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90,000 children in UK will be homeless this Christmas – Shelter

Approximately 90,000 children in Britain will spend this Christmas homeless, according to new research by Shelter. 

The housing charity released the research while launching an emergency appeal in response to the figures. 

The number of families living in B&Bs has almost doubled in three years, which Shelter said was particularly alarming following the results of its investigation into living conditions in B&Bs

The in-depth investigation into 20 families found that well over half felt unsafe in their temporary accommodation, with parents reporting exposure to drug and alcohol abuse, fighting, swearing and racist language. 

Within the Shelter research, the charity’s calculations suggest that in Q2 of 2014, ending in June, there were 90,569 children living in temporary accommodation in England, Scotland and Wales. 

The figure for Q2 in 2011 was 76,650, suggesting a rise of 13,919 children without permanent homes in three years. 

Campbell Robb, Shelter’s chief executive, said: “In the 21st century it cannot be right that homeless children are experiencing severe emotional distress, facing three hour round trips to school and having to eat their dinner on the floor.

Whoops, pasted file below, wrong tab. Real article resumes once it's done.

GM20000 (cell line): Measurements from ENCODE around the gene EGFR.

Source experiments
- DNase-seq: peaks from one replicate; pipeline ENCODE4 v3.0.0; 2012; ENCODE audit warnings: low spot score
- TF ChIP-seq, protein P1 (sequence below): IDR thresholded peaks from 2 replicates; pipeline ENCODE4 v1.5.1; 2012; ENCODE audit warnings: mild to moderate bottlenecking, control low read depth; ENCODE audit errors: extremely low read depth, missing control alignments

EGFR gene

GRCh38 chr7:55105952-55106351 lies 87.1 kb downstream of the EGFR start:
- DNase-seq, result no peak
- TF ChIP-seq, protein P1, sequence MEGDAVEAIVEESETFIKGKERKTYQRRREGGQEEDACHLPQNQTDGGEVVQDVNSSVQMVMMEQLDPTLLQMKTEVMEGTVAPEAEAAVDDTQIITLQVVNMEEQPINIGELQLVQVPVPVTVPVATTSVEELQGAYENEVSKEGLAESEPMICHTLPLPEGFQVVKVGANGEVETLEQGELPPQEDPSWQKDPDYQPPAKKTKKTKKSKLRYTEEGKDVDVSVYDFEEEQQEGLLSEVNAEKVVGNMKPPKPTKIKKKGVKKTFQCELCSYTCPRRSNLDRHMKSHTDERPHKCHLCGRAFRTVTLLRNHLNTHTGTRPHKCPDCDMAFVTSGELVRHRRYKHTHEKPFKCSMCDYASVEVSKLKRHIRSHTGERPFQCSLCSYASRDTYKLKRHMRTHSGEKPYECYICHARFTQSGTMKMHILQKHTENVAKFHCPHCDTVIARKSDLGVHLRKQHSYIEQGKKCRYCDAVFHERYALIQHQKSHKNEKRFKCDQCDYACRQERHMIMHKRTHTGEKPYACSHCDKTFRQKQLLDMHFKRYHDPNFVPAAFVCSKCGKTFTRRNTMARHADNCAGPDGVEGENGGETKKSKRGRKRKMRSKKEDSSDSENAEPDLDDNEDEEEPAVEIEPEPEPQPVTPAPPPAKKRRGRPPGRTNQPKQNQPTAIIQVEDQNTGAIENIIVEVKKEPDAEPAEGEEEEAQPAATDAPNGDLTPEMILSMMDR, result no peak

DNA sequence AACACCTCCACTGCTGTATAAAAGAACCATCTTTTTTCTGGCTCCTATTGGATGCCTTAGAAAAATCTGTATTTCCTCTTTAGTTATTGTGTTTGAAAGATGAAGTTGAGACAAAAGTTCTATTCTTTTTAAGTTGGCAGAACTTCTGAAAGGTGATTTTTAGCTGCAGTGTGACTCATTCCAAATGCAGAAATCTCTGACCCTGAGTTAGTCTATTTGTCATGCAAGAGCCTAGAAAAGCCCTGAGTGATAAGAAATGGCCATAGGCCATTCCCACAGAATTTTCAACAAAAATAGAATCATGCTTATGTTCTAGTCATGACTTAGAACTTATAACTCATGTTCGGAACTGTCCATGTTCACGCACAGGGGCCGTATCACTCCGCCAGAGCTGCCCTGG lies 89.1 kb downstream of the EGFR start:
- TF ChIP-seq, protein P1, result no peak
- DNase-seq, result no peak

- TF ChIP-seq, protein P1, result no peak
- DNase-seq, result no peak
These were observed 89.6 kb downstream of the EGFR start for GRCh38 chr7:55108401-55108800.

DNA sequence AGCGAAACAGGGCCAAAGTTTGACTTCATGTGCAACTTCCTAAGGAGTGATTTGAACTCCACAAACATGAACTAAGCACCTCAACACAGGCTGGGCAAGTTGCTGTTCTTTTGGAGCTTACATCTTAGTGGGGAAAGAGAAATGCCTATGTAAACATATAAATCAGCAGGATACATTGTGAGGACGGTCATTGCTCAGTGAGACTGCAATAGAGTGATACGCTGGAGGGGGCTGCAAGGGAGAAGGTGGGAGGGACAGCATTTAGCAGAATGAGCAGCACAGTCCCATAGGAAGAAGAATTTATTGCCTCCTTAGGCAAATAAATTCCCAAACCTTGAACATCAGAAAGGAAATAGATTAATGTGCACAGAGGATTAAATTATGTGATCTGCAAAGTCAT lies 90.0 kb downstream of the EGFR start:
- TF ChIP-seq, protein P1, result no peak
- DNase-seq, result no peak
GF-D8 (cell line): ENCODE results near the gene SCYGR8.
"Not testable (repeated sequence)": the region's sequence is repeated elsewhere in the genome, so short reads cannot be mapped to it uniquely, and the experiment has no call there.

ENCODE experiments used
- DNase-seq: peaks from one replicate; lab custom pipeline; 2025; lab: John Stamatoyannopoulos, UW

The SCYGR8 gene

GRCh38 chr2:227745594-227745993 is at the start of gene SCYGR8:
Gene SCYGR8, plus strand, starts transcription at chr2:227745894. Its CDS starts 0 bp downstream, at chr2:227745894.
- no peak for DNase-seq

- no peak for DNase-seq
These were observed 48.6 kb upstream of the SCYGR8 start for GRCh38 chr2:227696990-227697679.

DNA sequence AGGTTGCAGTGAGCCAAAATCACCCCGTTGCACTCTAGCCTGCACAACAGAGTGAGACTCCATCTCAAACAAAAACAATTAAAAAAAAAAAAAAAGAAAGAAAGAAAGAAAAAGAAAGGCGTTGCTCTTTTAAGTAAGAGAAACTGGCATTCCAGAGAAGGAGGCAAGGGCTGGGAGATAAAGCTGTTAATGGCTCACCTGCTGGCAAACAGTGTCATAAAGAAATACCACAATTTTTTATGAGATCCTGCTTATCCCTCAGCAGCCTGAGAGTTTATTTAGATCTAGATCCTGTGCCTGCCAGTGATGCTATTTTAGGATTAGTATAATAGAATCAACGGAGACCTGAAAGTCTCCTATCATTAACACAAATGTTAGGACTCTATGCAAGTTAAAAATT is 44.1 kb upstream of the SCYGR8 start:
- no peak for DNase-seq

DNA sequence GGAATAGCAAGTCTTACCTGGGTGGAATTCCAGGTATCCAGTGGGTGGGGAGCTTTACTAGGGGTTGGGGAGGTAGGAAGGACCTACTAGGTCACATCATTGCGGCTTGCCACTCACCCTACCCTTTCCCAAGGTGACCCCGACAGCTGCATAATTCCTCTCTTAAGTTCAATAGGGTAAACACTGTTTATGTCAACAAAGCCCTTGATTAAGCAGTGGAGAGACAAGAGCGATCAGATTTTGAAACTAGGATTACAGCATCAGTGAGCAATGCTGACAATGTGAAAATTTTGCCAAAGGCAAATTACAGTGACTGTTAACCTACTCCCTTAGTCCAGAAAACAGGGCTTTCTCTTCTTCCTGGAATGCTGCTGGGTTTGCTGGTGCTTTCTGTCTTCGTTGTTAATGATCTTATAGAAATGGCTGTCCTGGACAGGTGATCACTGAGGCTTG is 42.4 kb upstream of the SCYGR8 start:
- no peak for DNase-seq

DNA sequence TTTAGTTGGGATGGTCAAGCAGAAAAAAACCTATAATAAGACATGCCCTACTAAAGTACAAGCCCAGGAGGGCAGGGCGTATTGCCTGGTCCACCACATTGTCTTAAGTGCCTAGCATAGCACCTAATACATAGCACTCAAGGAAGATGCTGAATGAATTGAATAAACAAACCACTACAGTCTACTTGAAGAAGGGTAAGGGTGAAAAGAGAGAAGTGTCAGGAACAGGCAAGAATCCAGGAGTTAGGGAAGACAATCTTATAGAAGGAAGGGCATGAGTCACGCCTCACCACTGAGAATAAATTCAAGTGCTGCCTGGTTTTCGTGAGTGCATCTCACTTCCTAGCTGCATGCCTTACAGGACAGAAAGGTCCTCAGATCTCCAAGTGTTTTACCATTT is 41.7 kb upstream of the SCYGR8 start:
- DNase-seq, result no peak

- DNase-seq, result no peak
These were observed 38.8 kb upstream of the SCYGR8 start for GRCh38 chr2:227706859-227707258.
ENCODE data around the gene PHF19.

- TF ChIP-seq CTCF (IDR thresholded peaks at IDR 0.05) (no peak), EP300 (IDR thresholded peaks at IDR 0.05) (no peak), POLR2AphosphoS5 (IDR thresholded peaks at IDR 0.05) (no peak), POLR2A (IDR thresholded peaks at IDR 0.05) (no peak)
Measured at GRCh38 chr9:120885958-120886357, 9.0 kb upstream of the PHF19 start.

“Our advisers will be working tirelessly to support people who find themselves homeless this Christmas, but it’s getting harder and harder for us to be there for every family that needs us.” 

Earlier this year, the government announced a new funding pot of £65m from across Whitehall to be offered to local authorities to tackle homelessness

This was in addition to the £470m of funding that the government has maintained since 2010 to tackle rough sleeping and homelessness and the No Second Night Out scheme.

Kris Hopkins MP, England’s local government minister, said: “This is to ensure we don't return to the bad old days when homelessness in England was nearly double what it is today. 

“Councils have a responsibility to move homeless households into settled accommodation as quickly as possible and we have changed the law so that they can place families in decent and affordable private rented homes. All this has meant statutory homelessness remains lower than in 27 of the last 30 years.” 

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